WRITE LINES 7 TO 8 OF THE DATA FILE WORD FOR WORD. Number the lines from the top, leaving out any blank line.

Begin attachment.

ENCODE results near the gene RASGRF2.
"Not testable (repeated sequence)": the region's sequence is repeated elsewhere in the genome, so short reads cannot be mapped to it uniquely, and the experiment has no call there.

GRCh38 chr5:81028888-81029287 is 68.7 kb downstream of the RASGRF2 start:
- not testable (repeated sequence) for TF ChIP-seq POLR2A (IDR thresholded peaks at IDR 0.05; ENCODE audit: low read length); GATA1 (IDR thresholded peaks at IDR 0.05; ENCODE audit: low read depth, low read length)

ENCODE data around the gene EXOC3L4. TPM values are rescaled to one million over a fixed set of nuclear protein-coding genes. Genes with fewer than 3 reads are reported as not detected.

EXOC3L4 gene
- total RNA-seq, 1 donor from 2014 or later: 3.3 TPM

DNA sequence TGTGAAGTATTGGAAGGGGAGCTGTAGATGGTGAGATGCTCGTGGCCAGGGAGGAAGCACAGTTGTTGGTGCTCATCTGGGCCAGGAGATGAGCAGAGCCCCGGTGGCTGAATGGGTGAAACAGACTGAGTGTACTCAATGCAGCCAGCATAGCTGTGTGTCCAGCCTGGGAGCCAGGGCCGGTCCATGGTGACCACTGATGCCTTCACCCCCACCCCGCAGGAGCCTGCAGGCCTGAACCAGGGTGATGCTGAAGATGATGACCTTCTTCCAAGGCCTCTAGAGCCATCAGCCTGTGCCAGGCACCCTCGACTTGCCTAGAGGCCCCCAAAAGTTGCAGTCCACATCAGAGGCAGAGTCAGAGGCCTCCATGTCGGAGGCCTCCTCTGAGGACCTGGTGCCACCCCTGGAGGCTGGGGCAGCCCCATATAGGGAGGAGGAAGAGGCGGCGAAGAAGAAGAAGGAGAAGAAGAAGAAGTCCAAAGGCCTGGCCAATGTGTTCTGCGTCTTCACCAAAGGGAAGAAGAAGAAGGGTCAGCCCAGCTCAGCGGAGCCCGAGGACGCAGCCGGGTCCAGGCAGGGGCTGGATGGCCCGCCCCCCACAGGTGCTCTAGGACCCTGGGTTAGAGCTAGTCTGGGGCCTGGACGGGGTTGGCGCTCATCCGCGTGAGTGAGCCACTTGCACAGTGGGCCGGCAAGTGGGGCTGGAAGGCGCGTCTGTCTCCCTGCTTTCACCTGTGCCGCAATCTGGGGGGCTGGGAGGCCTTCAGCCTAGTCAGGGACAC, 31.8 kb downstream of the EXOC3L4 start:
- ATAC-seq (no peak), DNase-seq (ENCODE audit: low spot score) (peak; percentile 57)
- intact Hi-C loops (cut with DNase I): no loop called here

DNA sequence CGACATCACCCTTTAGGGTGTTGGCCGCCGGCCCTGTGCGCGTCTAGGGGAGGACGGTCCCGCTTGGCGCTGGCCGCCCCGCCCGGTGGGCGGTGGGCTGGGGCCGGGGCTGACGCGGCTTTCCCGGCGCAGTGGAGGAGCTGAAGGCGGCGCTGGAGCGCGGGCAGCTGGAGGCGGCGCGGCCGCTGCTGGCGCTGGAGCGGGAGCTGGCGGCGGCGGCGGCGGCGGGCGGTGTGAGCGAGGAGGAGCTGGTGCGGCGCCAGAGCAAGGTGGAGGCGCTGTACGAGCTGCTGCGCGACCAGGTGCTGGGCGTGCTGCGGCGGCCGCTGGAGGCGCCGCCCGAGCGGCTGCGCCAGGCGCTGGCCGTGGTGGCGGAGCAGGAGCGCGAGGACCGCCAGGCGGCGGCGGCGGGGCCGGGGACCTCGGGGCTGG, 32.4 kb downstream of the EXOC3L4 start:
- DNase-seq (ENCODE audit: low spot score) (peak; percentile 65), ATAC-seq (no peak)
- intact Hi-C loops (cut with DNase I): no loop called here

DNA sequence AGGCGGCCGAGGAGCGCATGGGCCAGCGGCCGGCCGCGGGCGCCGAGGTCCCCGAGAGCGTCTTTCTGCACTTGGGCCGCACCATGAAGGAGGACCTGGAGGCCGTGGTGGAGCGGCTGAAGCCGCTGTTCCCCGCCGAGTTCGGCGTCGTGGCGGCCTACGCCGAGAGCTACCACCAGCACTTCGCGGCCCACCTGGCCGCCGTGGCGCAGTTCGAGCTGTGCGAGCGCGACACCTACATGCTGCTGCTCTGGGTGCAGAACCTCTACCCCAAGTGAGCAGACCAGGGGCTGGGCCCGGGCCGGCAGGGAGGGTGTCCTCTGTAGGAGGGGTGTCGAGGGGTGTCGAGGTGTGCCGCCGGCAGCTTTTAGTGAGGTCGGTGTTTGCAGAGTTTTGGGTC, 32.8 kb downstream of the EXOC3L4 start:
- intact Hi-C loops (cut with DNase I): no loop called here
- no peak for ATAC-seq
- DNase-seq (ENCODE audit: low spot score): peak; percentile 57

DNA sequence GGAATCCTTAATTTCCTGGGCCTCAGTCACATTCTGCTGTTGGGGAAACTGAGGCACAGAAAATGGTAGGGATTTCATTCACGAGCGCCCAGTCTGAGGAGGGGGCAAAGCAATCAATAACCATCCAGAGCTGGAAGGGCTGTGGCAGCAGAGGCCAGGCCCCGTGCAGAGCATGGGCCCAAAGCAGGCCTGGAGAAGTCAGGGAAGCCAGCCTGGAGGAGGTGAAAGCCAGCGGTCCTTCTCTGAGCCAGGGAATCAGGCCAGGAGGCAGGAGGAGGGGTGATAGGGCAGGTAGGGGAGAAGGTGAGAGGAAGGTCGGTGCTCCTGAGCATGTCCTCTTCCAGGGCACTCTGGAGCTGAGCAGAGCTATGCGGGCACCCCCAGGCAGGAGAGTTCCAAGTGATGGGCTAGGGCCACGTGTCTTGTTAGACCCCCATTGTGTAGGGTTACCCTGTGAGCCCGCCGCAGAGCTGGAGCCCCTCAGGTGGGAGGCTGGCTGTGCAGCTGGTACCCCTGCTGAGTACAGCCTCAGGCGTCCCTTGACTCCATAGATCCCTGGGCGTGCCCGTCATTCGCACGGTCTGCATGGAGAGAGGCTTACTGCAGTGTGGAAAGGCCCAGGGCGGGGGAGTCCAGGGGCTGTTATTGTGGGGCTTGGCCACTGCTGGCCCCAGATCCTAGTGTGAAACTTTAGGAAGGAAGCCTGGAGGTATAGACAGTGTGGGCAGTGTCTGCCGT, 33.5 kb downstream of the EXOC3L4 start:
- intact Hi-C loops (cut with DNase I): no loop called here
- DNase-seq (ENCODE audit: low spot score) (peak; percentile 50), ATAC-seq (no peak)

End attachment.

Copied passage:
- total RNA-seq, 1 donor from 2014 or later: 3.3 TPM

DNA sequence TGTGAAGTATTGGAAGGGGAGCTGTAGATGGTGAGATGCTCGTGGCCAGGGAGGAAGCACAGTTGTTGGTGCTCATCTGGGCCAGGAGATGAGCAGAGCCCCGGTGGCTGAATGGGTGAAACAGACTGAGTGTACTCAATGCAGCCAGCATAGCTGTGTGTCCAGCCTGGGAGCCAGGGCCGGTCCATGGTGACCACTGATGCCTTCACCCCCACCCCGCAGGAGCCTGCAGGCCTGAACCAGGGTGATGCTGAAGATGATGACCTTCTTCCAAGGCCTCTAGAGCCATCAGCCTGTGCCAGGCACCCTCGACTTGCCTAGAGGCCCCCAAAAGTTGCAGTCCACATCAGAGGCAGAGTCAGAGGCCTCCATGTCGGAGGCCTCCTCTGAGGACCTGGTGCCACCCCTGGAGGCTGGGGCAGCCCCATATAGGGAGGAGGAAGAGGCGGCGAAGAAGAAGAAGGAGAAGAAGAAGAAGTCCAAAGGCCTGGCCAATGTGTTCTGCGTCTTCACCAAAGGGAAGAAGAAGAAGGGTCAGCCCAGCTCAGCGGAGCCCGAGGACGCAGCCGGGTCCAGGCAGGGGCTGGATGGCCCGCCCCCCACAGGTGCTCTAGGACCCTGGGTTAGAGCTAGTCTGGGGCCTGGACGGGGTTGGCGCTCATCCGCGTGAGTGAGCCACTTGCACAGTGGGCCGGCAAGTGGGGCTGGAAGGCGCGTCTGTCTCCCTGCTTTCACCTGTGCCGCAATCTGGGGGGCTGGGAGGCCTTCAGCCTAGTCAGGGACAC, 31.8 kb downstream of the EXOC3L4 start: